Listener Feedback: Endgame
Skeptoid is the podcast the looks for the real science behind urban legends and popular beliefs, things that never stop growing. So something we might say this month about a particular belief might not tell the whole story six months from now. Today we've got just some such additions to tales you thought you knew, but now we've got an even better focus on them.
In a typical Listener Feedback episode, I'll go through perhaps half a dozen emails from you that add some context or new information to stories from past shows. Today, though, we're going to do just two, because these required a deeper dive. They are a bizarre wrinkle that followed our story on the history of the popular belief that monosodium glutamate can cause all kinds of foul side effects, and on some perpetual mythologies that the supporters of one particular Catholic miracle cannot seem to let go of.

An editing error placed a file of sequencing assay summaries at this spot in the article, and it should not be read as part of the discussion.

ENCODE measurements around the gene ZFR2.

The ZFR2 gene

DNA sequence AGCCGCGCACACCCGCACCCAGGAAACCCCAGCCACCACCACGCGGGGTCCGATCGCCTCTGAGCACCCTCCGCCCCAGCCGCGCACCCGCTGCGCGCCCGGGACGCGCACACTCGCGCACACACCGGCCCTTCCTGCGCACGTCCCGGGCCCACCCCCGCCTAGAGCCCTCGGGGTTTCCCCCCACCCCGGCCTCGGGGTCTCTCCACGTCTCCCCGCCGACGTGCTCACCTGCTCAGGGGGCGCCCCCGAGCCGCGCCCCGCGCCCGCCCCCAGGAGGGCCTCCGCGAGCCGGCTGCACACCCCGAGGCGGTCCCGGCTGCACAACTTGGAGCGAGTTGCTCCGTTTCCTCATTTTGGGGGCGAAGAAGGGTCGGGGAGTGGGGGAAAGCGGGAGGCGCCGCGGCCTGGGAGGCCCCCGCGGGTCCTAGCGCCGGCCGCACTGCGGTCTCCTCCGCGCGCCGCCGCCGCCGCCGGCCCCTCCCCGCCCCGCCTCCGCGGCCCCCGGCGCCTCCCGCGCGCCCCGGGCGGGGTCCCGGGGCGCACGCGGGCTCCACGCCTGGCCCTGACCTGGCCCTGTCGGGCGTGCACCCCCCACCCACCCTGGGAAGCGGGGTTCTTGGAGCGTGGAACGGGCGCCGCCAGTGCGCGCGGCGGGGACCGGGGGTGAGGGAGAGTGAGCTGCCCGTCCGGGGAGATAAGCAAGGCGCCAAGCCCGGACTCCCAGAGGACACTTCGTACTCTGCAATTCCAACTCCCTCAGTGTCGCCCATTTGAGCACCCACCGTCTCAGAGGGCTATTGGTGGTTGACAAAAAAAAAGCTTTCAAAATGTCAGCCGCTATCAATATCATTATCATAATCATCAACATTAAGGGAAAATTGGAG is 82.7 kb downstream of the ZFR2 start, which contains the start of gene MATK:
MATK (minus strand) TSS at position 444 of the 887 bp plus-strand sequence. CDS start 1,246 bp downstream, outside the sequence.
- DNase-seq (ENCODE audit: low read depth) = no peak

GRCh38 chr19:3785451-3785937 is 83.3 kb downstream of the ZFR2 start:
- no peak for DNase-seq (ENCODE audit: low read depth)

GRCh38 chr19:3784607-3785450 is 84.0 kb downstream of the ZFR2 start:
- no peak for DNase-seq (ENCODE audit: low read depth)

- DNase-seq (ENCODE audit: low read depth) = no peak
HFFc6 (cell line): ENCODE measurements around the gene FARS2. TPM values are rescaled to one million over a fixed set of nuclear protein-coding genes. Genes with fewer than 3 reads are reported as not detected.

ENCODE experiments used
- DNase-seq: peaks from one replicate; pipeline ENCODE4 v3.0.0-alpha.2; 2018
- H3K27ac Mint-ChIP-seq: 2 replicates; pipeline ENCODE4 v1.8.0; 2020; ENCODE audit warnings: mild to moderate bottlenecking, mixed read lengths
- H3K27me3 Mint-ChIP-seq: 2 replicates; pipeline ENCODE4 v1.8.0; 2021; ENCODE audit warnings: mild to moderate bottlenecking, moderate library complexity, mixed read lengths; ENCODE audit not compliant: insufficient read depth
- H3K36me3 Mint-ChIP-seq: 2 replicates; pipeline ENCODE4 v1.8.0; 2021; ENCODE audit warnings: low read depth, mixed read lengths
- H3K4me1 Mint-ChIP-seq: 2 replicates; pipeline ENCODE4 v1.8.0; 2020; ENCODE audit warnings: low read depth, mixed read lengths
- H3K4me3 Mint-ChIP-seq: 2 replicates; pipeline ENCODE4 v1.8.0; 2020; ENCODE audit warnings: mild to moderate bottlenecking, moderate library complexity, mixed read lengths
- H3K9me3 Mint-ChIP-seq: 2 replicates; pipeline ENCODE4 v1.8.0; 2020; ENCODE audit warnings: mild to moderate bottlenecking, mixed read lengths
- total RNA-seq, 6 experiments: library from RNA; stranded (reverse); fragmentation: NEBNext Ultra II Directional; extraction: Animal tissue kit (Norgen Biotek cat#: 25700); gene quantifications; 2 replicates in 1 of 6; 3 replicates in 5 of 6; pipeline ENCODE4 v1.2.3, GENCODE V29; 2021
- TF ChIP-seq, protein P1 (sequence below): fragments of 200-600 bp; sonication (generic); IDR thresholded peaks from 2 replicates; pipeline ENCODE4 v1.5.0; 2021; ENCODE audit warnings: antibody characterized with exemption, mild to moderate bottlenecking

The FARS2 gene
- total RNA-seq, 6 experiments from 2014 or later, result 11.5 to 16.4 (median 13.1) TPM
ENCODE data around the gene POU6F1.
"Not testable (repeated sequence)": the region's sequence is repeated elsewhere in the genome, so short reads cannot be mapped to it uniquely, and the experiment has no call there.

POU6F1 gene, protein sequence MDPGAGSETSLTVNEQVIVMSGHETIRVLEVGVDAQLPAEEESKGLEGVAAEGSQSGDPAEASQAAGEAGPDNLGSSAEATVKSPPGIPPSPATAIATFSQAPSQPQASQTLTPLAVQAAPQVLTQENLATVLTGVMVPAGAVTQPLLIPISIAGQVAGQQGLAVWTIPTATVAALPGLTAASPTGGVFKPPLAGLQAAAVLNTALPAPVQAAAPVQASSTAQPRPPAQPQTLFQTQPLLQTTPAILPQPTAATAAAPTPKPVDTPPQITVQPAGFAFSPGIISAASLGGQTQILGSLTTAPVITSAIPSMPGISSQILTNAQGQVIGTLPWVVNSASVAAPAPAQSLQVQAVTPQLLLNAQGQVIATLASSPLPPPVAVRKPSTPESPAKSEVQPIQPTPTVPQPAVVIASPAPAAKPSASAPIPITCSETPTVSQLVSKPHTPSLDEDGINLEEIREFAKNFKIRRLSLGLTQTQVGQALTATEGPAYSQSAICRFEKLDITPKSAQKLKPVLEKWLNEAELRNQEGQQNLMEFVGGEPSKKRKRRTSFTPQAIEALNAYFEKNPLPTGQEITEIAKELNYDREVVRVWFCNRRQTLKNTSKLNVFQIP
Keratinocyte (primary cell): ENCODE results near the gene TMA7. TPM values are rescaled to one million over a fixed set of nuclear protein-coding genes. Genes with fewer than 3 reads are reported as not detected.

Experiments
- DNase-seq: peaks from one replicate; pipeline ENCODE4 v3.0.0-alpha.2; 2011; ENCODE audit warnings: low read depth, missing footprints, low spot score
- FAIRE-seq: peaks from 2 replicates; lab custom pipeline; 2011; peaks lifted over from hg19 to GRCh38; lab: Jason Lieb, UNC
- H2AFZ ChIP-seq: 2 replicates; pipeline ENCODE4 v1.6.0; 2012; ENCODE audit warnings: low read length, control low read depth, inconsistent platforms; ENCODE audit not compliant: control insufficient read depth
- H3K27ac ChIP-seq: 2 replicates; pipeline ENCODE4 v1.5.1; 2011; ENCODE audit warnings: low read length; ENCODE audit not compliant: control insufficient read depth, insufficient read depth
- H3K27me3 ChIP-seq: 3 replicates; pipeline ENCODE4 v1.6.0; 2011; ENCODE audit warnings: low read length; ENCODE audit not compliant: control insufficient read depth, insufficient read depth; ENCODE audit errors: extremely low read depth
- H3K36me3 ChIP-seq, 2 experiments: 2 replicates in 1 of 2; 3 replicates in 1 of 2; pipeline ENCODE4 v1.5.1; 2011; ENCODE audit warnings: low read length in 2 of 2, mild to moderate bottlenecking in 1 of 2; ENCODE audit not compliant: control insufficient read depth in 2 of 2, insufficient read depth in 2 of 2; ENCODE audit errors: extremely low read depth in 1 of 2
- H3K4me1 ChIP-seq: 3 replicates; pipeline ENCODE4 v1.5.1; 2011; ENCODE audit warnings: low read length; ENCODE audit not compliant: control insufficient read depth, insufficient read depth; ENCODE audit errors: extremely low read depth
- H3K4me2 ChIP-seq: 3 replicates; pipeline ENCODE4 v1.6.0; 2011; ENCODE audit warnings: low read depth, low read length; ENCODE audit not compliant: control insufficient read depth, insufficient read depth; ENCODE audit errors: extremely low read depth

But before we get to those, I want to give a general answer to the many of you who have, over the years, written me some version of the following email, and for which I thank you. This example is from Pam:
The sad thing is I get some version of this email every week or two, and it's always fluoride or 5G or WiFi or smart meters; the anti-science activists are out in force in every city, county, state and nation.